Jan 24 2024 /

IRS Form 2848 instructions: how to fill out your power of attorney

IRS Form 2848 instructions: how to fill out your power of attorney - Banner

IRS Form 2848 grants someone legal permission to represent a taxpayer in front of the IRS. In other words, it’s how you get a power of attorney for state tax-related matters, making it a crucial document for accountants and tax professionals. 

In this article, we’ll guide you through the process of filling out form 2848, giving you the information you need to submit it with confidence. For a more general overview of Form 2848, check out our other article: What is IRS Form 2848: power of attorney? A detailed guide for accountants and tax pros.

How to file Form 2848: step-by-step instructions

Here, we’ll walk you through Form 2848 section by section, explaining exactly what information you need to provide and where. 

Part I: Power of Attorney

1: Taxpayer information

A screenshot of section 1 of IRS Form 2848.

The first section is all about capturing the taxpayer’s relevant personal information. You’ll find boxes for filling in their: 

  • Name and address
  • Taxpayer identification number (TIN)
  • Telephone number
  • Plan number (if applicable)

For more detailed information about what to put for specific types of organizations, see the IRS’s official instructions.

2. Representative(s)

A screenshot of section 2 of IRS Form 2848.

Next up, you need to add all relevant information about the representative(s) who will be granted the power of attorney. This information includes their: 

  • Name and address
  • Centralized Authorization File (CAF) number
  • Preparer Tax Identification Number (PTIN)
  • Telephone and fax numbers

If you (or any other representative) have not yet been assigned a CAF number, write “None”. The IRS will then issue one directly once the form has been processed. If the representative has applied for a PTIN but has not yet received it, write “Applied for” in the PTIN field.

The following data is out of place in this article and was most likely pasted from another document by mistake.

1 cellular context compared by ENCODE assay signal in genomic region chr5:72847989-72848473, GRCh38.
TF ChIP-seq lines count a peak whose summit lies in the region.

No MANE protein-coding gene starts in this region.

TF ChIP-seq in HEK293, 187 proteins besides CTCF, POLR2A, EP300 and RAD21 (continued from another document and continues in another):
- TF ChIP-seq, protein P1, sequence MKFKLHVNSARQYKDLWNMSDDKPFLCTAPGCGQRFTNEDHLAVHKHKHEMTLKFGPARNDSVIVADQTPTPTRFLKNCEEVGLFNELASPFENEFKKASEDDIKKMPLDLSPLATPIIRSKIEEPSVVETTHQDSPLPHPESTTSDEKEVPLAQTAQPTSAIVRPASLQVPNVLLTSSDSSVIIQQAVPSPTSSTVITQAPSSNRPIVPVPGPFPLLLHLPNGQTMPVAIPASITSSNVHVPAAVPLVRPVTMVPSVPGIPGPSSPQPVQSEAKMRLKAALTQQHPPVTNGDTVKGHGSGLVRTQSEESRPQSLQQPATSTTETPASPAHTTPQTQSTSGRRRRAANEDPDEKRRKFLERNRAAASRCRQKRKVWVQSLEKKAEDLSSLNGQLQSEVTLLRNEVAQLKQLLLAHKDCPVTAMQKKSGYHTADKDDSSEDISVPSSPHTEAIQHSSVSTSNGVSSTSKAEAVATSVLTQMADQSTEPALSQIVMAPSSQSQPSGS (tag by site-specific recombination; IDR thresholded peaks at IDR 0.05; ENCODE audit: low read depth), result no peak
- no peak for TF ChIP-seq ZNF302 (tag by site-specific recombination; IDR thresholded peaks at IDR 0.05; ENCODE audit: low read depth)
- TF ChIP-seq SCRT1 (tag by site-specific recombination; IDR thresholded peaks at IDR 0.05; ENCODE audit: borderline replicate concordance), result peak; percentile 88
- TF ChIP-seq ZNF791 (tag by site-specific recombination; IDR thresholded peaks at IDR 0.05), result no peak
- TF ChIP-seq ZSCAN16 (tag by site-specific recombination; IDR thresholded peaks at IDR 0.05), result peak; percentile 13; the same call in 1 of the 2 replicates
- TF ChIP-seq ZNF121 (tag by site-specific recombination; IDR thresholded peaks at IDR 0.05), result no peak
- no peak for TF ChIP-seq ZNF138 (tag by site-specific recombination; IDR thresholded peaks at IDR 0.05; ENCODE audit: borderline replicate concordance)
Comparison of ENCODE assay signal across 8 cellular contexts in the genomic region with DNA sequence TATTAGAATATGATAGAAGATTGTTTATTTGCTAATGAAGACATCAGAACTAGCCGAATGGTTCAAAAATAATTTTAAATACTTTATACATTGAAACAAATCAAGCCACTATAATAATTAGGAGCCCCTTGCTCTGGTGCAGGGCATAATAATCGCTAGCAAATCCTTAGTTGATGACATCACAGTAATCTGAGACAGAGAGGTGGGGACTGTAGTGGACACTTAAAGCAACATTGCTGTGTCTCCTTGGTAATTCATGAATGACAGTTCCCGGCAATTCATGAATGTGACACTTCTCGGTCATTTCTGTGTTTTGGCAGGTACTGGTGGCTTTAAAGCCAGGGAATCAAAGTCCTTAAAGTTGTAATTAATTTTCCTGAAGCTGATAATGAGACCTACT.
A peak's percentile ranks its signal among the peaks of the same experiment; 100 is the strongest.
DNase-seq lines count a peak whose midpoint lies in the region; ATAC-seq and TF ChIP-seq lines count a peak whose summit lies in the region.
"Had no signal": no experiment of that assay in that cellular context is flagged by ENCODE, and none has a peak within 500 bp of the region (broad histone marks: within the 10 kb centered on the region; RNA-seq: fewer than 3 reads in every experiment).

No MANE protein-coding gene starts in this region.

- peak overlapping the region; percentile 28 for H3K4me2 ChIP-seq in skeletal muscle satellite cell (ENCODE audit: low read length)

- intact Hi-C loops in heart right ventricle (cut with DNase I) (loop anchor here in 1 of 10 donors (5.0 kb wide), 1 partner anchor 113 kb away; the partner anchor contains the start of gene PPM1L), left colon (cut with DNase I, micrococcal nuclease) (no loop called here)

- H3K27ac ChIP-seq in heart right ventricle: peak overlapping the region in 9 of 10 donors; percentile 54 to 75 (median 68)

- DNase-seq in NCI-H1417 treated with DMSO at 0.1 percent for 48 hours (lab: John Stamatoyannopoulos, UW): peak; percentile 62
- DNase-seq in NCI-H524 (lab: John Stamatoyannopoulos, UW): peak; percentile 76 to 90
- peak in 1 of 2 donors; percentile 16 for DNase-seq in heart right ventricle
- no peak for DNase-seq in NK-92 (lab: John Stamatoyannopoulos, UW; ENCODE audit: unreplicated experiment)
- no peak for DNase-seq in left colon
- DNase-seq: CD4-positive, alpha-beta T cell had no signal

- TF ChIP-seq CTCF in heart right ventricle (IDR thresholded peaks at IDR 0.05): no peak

At the bottom of each name and address box, you’ll see a checkbox that should be checked if that particular representative should receive copies of notices and communications from the IRS relating to the taxpayer. Please note that only two representatives can be selected to receive such communications.

There are also checkboxes that you can select if any of the addresses, telephone numbers or fax numbers you are providing are new. 

You’ll also note that there is space for four representatives on Form 2848. If more representatives need to be added, you can attach a supplementary form 2848 with information about any additional representatives.

3: Acts authorized

A screenshot of section 3 of IRS Form 2848.

Section 3 is where you specify the scope of the power of attorney — what matters the representative(s) will be authorized to assist in and during which periods. There are three boxes to fill in: 

  • Description of matter
  • Tax form number
  • Year(s) or period(s)

For example, you could enter “Income”, “1040” and “2023” in the respective boxes if you want the power of attorney to cover the client’s individual income tax return.

The IRS has the following information and tips when it comes to filling out periods: 

  • Entering a year covers all four quarters for that calendar year
  • To list consecutive periods (e.g. years or quarters), use “through”, “thru” or a hyphen